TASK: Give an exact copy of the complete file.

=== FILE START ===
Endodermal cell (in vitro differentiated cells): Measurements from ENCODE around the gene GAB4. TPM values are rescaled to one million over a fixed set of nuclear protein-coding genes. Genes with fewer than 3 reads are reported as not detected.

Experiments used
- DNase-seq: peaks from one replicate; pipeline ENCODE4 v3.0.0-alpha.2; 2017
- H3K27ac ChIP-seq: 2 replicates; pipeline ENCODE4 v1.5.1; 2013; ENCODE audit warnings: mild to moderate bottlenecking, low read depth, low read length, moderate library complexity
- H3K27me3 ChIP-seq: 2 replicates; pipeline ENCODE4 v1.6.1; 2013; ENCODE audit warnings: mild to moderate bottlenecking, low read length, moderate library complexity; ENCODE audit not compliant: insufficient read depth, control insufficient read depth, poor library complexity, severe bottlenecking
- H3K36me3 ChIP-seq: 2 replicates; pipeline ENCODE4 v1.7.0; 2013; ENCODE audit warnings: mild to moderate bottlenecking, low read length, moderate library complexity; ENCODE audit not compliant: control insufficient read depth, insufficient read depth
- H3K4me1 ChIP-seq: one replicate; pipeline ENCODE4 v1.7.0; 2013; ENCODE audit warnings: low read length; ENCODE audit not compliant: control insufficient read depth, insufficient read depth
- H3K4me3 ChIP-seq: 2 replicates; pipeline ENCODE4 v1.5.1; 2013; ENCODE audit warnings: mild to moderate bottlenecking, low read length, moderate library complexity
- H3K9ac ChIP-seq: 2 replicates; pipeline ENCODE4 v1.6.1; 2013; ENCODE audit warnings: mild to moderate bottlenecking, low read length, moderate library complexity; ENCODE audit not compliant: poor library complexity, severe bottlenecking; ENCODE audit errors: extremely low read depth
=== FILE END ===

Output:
Endodermal cell (in vitro differentiated cells): Measurements from ENCODE around the gene GAB4. TPM values are rescaled to one million over a fixed set of nuclear protein-coding genes. Genes with fewer than 3 reads are reported as not detected.

Experiments used
- DNase-seq: peaks from one replicate; pipeline ENCODE4 v3.0.0-alpha.2; 2017
- H3K27ac ChIP-seq: 2 replicates; pipeline ENCODE4 v1.5.1; 2013; ENCODE audit warnings: mild to moderate bottlenecking, low read depth, low read length, moderate library complexity
- H3K27me3 ChIP-seq: 2 replicates; pipeline ENCODE4 v1.6.1; 2013; ENCODE audit warnings: mild to moderate bottlenecking, low read length, moderate library complexity; ENCODE audit not compliant: insufficient read depth, control insufficient read depth, poor library complexity, severe bottlenecking
- H3K36me3 ChIP-seq: 2 replicates; pipeline ENCODE4 v1.7.0; 2013; ENCODE audit warnings: mild to moderate bottlenecking, low read length, moderate library complexity; ENCODE audit not compliant: control insufficient read depth, insufficient read depth
- H3K4me1 ChIP-seq: one replicate; pipeline ENCODE4 v1.7.0; 2013; ENCODE audit warnings: low read length; ENCODE audit not compliant: control insufficient read depth, insufficient read depth
- H3K4me3 ChIP-seq: 2 replicates; pipeline ENCODE4 v1.5.1; 2013; ENCODE audit warnings: mild to moderate bottlenecking, low read length, moderate library complexity
- H3K9ac ChIP-seq: 2 replicates; pipeline ENCODE4 v1.6.1; 2013; ENCODE audit warnings: mild to moderate bottlenecking, low read length, moderate library complexity; ENCODE audit not compliant: poor library complexity, severe bottlenecking; ENCODE audit errors: extremely low read depth